Libstar weathers ongoing challenging market conditions

8th September 2021 By: Simone Liedtke - Writer

Libstar weathers ongoing challenging market conditions

JSE-listed consumer packaged goods group Libstar’s interim period – the six months ended June 30 – was largely characterised by rising input costs, which CEO Andries van Rensburg said led to a “relentless focus” on cost containment during the period.

South Africa’s food inflation averaged 6% during the period, up 1.8 percentage points from the 4.2% average increase in the first half of 2020.

In spite of this increase, Libstar’s food categories, which contribute 93% of group revenue, delivered a strong performance, and recorded 10.5% growth, with earnings before interest, taxes, depreciation and amortisation (Ebitda) rising by 10.1%.

These categories, Libstar said in its results announcement on September 8, benefitted from significantly improved food service channel demand and a resilient performance in the retail channel. Although the upper income consumer brackets where Libstar mainly operates were less affected than the middle- and lower-income consumers, the company noted that demand constraints became more evident at all levels.

In the household and personal care category, the demand for sanitiser and bleach products in the retail channel benefited significantly from stockpiling during the first half of last year.

Reduced demand off this high base, combined with significant cost-push inflation and service level disruptions brought about by the group’s facility consolidation project, resulted in the category reporting a 9.6% decline in revenue and a R15-million loss at the Ebitda level during this period.

Further, despite the application of Libstar’s foreign exchange (forex) hedging policies, lower average forex rates relative to the prior year resulted in the reduction of realised foreign currency translation gains of R20.1-million last year to a R3.2-million loss in the current period.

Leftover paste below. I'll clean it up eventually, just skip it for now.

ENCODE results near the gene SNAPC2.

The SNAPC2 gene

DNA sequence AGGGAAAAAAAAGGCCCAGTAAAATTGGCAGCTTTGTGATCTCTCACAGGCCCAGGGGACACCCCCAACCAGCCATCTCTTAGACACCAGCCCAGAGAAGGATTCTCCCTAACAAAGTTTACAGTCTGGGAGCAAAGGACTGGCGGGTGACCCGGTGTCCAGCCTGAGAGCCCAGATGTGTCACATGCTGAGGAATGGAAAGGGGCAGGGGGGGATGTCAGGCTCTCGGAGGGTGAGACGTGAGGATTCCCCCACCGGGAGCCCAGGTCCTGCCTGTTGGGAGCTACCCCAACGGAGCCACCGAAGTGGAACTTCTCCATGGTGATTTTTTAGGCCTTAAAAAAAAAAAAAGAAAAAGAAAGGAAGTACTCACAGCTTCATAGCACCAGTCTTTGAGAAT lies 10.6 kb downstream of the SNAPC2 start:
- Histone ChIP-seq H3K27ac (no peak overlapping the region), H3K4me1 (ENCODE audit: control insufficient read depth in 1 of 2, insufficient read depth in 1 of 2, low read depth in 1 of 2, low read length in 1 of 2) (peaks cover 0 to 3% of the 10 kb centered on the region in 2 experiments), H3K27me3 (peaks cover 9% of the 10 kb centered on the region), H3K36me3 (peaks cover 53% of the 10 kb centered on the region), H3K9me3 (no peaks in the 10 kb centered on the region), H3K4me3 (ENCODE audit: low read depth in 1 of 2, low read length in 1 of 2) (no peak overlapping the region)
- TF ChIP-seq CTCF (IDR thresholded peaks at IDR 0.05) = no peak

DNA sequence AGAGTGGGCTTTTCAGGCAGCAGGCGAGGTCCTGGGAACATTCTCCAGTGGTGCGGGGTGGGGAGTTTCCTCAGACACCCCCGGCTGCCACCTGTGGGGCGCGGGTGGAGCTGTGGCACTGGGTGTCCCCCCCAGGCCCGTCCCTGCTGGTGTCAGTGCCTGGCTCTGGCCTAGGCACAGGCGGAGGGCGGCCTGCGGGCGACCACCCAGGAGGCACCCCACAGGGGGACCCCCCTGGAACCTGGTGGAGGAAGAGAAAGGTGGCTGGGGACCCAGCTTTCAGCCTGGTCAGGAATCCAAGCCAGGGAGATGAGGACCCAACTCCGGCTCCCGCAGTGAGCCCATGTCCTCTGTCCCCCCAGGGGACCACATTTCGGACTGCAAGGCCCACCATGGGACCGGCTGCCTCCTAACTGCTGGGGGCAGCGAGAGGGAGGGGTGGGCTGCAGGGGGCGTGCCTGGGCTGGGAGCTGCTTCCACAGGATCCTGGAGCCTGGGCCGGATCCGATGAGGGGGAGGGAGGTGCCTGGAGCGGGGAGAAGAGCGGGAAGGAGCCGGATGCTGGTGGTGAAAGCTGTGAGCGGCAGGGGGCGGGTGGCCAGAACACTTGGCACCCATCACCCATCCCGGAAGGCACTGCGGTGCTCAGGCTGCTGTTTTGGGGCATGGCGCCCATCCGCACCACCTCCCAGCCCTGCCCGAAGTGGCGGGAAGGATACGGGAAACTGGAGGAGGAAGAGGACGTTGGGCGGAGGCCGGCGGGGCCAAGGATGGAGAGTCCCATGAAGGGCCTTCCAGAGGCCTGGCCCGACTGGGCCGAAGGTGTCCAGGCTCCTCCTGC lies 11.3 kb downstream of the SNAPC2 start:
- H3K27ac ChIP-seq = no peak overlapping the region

Other income and forex gains for the period, therefore, reduced by 84% from R80.9-million to R13-million, significantly impacting reported operating profit, earnings per share (EPS) and headline earnings per share (HEPS).

Libstar “continued to carefully navigate challenging market conditions”, Van Rensburg said, adding that consumer spending remains constrained, with both market and Libstar volumes trading lower, and pricing and mix changes largely driving growth.

“We were able to address the subdued market demand by continuing to launch new innovative products which cater to growing market trends. Our diverse product portfolio, comprising own-branded, dealer-own brand, private label and principal brands continued to assist us in responding to changing consumer behaviour,” he added.

The first half of the year also saw increasing industry input costs and selling price inflation, and in response, Libstar continued its focus on cost containment, with cost increases remaining at much lower levels than those of the comparative period.

Although the upper-income bracket of consumers has been impacted by the effects of Covid-19 and the weak economy, it has shown some resilience relative to other income brackets owing to better job security, accumulated savings and lower debt servicing costs.